Californians vote to protect abortion in the state constitution
Voters approved with great success a ballot measure to enshrine abortion and contraception rights in the state constitution.
Other states also considered measures to regulate reproductive health after the US Supreme Court Roe v. Wade in June, ruling that states could decide whether to allow abortions.
Partial results showed that Proposition 1 from California led with 68% of the vote. Ballots for the November 8 election will be counted as long as they are postmarked by Tuesday and received by the district electoral offices within seven days.
The measure was expected to pass, with polls showing at least two-thirds of respondents support it. But supporters wanted a decisive victory to send a clear message that abortion is legal and accessible in California and to encourage other states to do the same.
Big bet on bust to legal sports betting in California
The most expensive ballot-gambling in US history went bust Tuesday as California voters overwhelmingly rejected sports betting initiatives by Native American tribes and the gambling industry.
About $460 million has been raised in competing efforts to expand gaming and grab a share of a potentially multi-billion dollar market in the nation’s most populous state. Final contributions are still counted.
But voters didn’t want a piece of the action.
With more than 4.6 million votes counted, a measure widely backed by gaming companies that would have allowed adults to bet on mobile devices and online had just 16% support. A proposal that would have legalized sports betting in tribal casinos and horse racing tracks had less than 30% support.
The money raised and spent more than doubled the record amount spent in 2020 by Uber, Lyft and other app-based ride-hailing and delivery services to prevent drivers from becoming employees who are entitled to benefits and job protections.
See page 3 for more information on the status of gambling measures.
Voters advocate a big boost in funding for arts education
California voters on Tuesday approved a voting measure supported by a prominent lineup that included Barbra Streisand and Los Angeles-born rappers will.i.am and Dr. Dre, which could pump as much as $1 billion annually from the state’s general fund into arts education.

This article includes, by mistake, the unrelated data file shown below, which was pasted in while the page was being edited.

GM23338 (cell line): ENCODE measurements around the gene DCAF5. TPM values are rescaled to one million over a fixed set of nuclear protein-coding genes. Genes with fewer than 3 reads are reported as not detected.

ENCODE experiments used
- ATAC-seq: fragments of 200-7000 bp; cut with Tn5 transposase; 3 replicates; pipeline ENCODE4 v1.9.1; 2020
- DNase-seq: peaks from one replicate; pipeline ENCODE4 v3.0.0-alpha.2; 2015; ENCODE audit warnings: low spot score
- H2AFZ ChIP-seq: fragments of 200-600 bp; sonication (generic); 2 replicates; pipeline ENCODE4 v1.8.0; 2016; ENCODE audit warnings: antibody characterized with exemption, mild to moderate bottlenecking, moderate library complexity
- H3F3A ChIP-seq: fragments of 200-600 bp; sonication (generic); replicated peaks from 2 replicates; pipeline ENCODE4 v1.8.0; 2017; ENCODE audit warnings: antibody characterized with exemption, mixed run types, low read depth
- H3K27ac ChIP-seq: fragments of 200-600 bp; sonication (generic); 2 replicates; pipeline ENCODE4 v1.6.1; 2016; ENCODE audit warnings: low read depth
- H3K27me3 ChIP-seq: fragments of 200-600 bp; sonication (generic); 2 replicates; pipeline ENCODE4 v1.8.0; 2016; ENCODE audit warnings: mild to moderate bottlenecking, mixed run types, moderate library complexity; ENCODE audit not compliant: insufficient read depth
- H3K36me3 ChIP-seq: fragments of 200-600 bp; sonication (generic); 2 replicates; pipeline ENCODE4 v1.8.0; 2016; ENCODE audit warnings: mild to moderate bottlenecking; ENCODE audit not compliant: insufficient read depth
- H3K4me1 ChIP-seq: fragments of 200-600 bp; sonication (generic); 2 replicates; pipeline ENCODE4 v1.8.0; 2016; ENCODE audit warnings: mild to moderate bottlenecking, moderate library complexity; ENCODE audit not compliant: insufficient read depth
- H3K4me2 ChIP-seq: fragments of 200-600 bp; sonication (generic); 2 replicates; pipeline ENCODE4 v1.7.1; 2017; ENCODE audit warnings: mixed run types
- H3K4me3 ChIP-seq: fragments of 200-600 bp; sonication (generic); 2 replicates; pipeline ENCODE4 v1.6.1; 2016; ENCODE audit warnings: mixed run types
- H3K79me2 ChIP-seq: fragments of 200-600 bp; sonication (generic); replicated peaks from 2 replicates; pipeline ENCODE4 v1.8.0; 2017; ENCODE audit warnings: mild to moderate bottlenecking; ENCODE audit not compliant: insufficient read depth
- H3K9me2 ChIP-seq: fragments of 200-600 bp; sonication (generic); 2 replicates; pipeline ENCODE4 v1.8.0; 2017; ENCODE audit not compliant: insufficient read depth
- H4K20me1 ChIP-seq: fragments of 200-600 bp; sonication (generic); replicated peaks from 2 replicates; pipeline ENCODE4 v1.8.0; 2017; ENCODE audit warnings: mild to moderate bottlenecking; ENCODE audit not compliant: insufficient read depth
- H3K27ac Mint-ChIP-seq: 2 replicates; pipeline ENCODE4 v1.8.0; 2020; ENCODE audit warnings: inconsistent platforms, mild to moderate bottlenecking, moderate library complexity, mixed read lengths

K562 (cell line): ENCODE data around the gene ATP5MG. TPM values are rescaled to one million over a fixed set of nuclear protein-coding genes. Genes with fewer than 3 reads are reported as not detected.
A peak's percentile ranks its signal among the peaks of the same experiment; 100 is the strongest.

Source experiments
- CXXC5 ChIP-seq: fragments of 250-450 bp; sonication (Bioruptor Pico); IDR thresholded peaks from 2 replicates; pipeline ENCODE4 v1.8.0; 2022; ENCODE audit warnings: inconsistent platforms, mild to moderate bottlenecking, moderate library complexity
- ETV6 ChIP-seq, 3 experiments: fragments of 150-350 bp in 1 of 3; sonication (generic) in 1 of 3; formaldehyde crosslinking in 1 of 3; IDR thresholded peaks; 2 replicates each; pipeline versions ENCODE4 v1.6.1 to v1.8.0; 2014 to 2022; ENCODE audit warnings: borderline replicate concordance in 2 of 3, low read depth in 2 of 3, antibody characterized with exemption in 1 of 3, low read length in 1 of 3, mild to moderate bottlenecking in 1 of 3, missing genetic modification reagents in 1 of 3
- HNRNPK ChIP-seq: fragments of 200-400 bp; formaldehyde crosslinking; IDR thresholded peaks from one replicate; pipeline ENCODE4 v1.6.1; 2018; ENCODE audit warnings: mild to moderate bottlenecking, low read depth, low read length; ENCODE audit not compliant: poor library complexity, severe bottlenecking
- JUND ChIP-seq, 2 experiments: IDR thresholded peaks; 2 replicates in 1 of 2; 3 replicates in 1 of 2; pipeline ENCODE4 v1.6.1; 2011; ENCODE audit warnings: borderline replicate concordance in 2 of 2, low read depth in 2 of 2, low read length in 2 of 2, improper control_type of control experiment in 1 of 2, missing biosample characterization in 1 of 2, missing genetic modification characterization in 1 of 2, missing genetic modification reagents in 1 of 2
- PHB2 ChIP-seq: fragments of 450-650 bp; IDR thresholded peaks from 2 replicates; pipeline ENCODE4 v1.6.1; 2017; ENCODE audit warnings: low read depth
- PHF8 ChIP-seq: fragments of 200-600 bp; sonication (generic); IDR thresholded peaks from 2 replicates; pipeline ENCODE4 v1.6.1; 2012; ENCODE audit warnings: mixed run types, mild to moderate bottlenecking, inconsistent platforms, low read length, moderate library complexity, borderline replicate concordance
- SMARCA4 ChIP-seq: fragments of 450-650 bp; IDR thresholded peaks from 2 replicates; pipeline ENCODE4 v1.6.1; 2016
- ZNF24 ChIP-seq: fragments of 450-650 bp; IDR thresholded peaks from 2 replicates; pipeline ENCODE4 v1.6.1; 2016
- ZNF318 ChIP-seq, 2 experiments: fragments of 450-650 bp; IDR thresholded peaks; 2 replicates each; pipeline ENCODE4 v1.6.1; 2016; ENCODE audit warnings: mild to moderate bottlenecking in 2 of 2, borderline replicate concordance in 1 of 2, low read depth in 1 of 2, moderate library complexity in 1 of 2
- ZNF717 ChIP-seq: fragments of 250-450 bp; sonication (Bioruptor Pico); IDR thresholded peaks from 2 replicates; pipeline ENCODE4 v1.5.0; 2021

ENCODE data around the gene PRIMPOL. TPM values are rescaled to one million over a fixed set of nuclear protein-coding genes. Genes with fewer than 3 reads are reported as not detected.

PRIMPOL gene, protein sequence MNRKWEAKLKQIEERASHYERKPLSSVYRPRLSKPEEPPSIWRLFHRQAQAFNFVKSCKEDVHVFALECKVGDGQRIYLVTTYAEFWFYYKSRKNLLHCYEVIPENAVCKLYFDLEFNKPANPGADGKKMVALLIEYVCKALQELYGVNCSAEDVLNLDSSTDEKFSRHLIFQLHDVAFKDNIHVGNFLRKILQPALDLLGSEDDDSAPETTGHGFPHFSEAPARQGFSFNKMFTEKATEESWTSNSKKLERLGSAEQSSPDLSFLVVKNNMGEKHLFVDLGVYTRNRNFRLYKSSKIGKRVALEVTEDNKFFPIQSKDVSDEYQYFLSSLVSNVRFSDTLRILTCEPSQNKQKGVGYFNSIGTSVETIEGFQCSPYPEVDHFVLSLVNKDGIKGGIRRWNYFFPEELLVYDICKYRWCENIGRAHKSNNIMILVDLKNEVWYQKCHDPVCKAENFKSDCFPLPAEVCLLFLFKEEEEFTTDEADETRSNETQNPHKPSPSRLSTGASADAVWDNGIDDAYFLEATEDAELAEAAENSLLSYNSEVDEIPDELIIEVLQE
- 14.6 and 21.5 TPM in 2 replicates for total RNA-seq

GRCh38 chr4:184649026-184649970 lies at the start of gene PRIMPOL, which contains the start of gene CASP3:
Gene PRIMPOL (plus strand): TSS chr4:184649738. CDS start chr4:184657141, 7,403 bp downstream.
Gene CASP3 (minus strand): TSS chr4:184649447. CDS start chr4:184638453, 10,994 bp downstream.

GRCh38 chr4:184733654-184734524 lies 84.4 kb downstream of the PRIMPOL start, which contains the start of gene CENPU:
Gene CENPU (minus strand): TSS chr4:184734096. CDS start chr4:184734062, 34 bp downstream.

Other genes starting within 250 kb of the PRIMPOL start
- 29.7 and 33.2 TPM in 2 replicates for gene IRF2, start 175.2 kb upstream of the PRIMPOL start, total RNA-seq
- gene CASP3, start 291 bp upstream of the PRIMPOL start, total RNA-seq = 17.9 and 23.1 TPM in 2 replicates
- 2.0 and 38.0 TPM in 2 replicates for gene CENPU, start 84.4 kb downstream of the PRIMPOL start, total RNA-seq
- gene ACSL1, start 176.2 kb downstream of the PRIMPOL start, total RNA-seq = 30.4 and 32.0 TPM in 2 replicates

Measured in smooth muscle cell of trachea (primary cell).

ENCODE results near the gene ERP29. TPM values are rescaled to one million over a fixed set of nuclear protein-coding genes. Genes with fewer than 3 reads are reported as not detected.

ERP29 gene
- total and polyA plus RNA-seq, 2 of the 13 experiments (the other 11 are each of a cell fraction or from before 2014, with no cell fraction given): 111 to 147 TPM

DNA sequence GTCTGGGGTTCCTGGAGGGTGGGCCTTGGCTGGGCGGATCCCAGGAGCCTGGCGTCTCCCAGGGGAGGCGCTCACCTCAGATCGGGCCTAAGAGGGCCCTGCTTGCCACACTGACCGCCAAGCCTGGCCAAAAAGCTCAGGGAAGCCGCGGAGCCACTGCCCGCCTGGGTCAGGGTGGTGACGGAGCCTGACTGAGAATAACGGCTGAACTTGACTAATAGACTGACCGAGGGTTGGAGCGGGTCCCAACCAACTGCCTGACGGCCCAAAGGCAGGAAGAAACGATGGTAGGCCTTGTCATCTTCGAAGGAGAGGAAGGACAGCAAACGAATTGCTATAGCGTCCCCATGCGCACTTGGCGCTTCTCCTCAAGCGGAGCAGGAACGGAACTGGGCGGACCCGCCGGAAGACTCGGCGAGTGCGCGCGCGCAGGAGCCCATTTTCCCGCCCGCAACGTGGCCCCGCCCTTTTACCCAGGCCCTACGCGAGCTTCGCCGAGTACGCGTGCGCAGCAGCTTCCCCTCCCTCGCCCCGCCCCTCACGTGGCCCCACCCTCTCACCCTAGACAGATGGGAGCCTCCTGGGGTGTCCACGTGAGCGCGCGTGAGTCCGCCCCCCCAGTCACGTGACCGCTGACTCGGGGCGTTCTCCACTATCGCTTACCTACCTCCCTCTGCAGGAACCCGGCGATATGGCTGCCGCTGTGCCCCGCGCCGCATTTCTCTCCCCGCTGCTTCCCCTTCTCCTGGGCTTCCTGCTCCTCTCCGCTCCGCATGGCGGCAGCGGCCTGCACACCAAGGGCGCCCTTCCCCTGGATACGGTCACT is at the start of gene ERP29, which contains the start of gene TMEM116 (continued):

The measure met with no organized resistance, a rarity. With about a quarter of the votes counted, Proposition 28 won comfortably with 75.8% of the votes. The state must provide the equivalent of 1% of California state funding to public schools from pre-kindergarten through 12th grade for arts.
Supporters said it would benefit public school programs that go beyond traditional art, drama, dance and music classes to include graphic design, computer coding, animation, music composition and screenwriting.
Despite California’s vibrant arts and music scene, which has given the world everything from Hollywood to surf rock, fewer than a quarter of public schools have a full-time art or music teacher, and some schools don’t offer such classes at all.
The measure will send 30% of the earmarked money to low-income school districts that have large numbers of Black and Hispanic students.
It was supported by everyone from Austin Beutner, former superintendent of the Los Angeles Unified School District, to the Los Angeles County Business Federation.
Some critics had expressed concerns about providing more money from the state’s general fund when California faces many other challenges, from homelessness to wildfires.